Submitted by The Proust Center at Jefferson Market Library

Did you know that Albert Boni, a resident of Greenwich Village, rescued the first English translation of Marcel Proust’s Sodom et Gomorrah?

Albert Boni’s literary roots are right here in Greenwich Village, beginning in 1913 with his Washington Square Bookshop at 135 MacDougal Street. His first publishing endeavor, the following year, was the Little Leather Library, which were small abridged classics and sold mainly through Woolworth’s. In 1917, with his publishing experience, Albert joined Horace Liveright in founding Modern Library. Desiring to have his own business, in 1923 Albert and his brother Charles opened their own publishing house, Albert and Charles Boni, Inc., in the basement of 19 Barrow Street. 

Proust Center

During 1926 and early 1927 the first English translation of Marcel Proust’s Sodom et Gomorrah was in jeopardy. British experts on the 1857 Obscene Publications Act had warned the English publisher Chatto & Windus that they would risk a lawsuit if they translated Sodom et Gomorrah, Proust’s fourth volume of In Search of Lost Time, in which Proust wrote openly and unapologetically about homosexuality. It was three decades after Oscar Wilde’s trial in 1895. (Wilde was posthumously pardoned in 2017.)

Proust’s English translator, C. K. Scott Moncrieff, frustrated by the warnings, wrote his London publisher: “…whether it was worth going on with Proust? Could they publish without contravening England’s obscenity laws?” (Jean Findlay, Chasing Lost Time, Farrar, Straus and Giroux.) The answer was, “No.” To secure continued publication, Moncrieff sold the American rights to Albert & Charles Boni, Inc. In 1927, Boni Inc. published Moncrieff’s translation, titled Cities of the Plain, in a two-volume limited edition set of 2,000.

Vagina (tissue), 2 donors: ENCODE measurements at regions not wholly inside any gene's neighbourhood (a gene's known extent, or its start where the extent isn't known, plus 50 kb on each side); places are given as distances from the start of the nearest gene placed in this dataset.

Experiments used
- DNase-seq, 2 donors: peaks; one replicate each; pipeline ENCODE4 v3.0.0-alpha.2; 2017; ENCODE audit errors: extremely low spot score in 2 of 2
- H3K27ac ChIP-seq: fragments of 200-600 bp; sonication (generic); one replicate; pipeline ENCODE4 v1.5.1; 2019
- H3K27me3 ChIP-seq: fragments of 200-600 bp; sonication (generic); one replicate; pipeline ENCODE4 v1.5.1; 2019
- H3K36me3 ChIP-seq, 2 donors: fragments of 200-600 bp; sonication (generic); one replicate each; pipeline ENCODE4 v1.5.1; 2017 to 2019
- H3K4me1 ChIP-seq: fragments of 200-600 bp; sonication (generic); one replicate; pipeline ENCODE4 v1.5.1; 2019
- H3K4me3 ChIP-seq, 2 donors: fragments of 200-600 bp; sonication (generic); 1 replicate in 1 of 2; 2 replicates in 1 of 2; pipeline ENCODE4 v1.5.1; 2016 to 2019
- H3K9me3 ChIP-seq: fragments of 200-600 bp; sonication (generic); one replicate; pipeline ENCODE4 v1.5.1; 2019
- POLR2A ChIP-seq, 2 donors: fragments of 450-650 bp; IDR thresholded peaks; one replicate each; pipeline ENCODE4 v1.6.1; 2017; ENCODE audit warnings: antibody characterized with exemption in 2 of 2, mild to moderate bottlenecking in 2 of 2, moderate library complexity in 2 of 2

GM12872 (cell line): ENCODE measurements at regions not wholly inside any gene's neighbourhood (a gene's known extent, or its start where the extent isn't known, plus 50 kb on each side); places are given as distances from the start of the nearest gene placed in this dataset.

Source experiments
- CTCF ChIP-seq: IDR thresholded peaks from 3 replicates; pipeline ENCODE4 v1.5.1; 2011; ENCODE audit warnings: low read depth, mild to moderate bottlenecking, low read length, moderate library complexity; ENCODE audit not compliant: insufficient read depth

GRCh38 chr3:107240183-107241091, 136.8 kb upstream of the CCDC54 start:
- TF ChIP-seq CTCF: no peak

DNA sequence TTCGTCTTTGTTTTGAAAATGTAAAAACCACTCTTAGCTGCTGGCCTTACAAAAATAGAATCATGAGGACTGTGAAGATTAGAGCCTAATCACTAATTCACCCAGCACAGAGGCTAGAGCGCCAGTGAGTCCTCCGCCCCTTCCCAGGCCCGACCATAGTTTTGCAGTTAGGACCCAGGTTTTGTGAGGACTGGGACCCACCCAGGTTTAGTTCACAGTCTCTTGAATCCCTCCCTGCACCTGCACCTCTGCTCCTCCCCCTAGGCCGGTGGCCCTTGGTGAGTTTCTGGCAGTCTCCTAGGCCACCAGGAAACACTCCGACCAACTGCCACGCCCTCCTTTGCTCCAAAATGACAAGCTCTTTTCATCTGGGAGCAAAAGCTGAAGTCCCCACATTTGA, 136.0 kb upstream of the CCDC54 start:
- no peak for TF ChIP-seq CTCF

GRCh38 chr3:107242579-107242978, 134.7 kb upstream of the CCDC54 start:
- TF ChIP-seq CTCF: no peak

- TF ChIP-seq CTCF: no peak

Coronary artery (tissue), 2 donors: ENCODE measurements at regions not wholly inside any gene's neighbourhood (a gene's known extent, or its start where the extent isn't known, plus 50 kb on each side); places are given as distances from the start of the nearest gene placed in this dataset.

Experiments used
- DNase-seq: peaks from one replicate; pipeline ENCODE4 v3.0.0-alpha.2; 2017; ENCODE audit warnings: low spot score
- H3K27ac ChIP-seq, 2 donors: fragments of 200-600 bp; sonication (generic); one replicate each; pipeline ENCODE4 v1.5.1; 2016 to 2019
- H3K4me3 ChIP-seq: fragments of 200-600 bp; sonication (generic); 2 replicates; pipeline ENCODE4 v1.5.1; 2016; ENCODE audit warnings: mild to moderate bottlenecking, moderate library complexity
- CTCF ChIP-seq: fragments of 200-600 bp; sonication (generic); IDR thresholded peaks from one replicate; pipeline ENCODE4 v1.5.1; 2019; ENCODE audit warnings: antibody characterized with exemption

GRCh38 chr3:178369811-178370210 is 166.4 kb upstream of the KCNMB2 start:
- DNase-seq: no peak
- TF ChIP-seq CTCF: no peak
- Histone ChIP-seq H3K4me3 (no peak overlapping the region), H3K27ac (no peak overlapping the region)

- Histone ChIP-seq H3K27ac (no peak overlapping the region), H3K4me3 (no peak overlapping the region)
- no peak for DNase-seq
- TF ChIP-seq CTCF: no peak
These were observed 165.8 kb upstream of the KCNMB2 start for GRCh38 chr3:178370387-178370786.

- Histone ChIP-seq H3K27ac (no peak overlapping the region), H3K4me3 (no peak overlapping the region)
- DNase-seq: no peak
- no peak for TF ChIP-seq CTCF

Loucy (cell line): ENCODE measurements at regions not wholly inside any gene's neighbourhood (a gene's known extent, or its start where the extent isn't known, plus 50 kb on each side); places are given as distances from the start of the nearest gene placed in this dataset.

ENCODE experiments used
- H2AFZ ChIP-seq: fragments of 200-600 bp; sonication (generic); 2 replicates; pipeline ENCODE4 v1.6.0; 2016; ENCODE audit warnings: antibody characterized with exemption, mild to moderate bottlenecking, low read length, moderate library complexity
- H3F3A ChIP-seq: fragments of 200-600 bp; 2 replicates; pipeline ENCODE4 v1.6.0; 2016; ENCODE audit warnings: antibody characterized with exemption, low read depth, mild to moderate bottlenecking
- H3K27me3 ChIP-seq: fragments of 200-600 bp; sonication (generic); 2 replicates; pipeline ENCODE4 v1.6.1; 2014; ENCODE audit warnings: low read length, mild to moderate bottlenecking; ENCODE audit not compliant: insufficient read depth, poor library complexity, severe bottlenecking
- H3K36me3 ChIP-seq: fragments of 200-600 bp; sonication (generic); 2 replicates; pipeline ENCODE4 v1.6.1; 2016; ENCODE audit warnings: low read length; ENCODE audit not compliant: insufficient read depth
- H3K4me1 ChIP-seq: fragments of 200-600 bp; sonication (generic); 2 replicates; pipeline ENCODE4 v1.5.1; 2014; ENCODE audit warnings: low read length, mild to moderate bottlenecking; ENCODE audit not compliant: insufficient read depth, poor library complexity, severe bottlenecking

Surprisingly, the brothers found themselves “sending copies by post to England to those clamoring for the next installment of Proust.” (Jean Findlay, Chasing Lost Time.)

August A. Imholtz Jr. is writing a biography on Albert Boni. Here is an excerpt: “One must ask, ‘What sort of man, then, was Albert Boni?’

He was a strong individualist who published many of the most creative American and European writers of the first half of the twentieth century, an entrepreneur who developed a new technology, micro-printing, and understood the optics, physics, and engineering principles underpinning it, a critic of the establishment, a socialist for much of his life, and a man who—with committed determination—sought to make the great library collections accessible to the common man, the common reader—first through the modest Little Leather Library, and finally in the vast Readex library collections that are indispensable for researchers today.”

New York Times Obituary 

Leave a Reply